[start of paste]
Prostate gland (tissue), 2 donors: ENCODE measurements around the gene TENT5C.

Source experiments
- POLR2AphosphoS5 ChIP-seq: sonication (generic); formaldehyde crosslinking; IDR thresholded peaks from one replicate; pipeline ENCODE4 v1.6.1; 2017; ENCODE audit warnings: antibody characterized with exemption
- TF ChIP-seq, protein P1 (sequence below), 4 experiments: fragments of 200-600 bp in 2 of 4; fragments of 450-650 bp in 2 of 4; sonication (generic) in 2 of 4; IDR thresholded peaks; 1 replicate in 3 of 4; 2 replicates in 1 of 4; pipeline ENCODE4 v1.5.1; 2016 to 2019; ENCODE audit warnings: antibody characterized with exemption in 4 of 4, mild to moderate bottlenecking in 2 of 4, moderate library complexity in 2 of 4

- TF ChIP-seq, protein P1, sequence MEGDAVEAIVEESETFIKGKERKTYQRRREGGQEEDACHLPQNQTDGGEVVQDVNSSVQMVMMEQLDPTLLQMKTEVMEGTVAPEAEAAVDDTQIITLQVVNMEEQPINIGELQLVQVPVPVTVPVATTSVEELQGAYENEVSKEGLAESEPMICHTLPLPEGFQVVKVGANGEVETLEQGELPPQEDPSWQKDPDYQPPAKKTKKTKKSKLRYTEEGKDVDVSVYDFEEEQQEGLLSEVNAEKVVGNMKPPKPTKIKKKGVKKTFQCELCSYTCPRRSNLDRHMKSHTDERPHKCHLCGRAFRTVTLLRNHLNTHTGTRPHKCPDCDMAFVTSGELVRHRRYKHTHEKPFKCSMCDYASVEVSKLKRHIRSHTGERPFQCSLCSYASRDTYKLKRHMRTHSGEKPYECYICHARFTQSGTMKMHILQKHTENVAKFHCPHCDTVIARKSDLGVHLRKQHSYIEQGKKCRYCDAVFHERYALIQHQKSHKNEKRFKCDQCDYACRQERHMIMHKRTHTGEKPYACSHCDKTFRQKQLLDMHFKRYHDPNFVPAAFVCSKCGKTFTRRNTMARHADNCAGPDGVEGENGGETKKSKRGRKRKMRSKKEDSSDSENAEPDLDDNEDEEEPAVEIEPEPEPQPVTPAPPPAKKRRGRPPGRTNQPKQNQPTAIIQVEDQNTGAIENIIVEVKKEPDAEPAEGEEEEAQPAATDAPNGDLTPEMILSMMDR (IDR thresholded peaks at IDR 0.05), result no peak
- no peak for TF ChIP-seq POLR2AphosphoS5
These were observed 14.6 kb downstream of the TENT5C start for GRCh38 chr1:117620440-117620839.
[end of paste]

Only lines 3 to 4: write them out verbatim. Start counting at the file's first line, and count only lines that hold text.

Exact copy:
- POLR2AphosphoS5 ChIP-seq: sonication (generic); formaldehyde crosslinking; IDR thresholded peaks from one replicate; pipeline ENCODE4 v1.6.1; 2017; ENCODE audit warnings: antibody characterized with exemption
- TF ChIP-seq, protein P1 (sequence below), 4 experiments: fragments of 200-600 bp in 2 of 4; fragments of 450-650 bp in 2 of 4; sonication (generic) in 2 of 4; IDR thresholded peaks; 1 replicate in 3 of 4; 2 replicates in 1 of 4; pipeline ENCODE4 v1.5.1; 2016 to 2019; ENCODE audit warnings: antibody characterized with exemption in 4 of 4, mild to moderate bottlenecking in 2 of 4, moderate library complexity in 2 of 4